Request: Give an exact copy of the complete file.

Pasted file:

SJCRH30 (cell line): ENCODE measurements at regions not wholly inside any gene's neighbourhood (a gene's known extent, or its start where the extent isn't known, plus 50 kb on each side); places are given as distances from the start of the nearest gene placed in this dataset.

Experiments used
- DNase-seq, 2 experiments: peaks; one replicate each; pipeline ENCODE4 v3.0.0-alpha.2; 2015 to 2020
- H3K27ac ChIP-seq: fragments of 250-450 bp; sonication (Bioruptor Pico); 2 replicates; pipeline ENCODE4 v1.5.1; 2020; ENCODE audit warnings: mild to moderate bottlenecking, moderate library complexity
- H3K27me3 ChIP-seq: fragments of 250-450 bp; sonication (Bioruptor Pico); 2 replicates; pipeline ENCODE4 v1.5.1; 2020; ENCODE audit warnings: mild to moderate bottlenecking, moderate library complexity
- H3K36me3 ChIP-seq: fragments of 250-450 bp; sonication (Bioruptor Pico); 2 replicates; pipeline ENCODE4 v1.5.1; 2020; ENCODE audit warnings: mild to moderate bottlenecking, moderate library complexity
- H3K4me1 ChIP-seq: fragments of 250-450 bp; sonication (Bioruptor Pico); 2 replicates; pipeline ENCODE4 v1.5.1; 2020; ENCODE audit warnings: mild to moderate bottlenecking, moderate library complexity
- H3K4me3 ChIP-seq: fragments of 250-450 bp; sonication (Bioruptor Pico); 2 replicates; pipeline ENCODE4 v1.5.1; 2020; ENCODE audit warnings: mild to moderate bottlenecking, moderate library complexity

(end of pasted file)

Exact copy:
SJCRH30 (cell line): ENCODE measurements at regions not wholly inside any gene's neighbourhood (a gene's known extent, or its start where the extent isn't known, plus 50 kb on each side); places are given as distances from the start of the nearest gene placed in this dataset.

Experiments used
- DNase-seq, 2 experiments: peaks; one replicate each; pipeline ENCODE4 v3.0.0-alpha.2; 2015 to 2020
- H3K27ac ChIP-seq: fragments of 250-450 bp; sonication (Bioruptor Pico); 2 replicates; pipeline ENCODE4 v1.5.1; 2020; ENCODE audit warnings: mild to moderate bottlenecking, moderate library complexity
- H3K27me3 ChIP-seq: fragments of 250-450 bp; sonication (Bioruptor Pico); 2 replicates; pipeline ENCODE4 v1.5.1; 2020; ENCODE audit warnings: mild to moderate bottlenecking, moderate library complexity
- H3K36me3 ChIP-seq: fragments of 250-450 bp; sonication (Bioruptor Pico); 2 replicates; pipeline ENCODE4 v1.5.1; 2020; ENCODE audit warnings: mild to moderate bottlenecking, moderate library complexity
- H3K4me1 ChIP-seq: fragments of 250-450 bp; sonication (Bioruptor Pico); 2 replicates; pipeline ENCODE4 v1.5.1; 2020; ENCODE audit warnings: mild to moderate bottlenecking, moderate library complexity
- H3K4me3 ChIP-seq: fragments of 250-450 bp; sonication (Bioruptor Pico); 2 replicates; pipeline ENCODE4 v1.5.1; 2020; ENCODE audit warnings: mild to moderate bottlenecking, moderate library complexity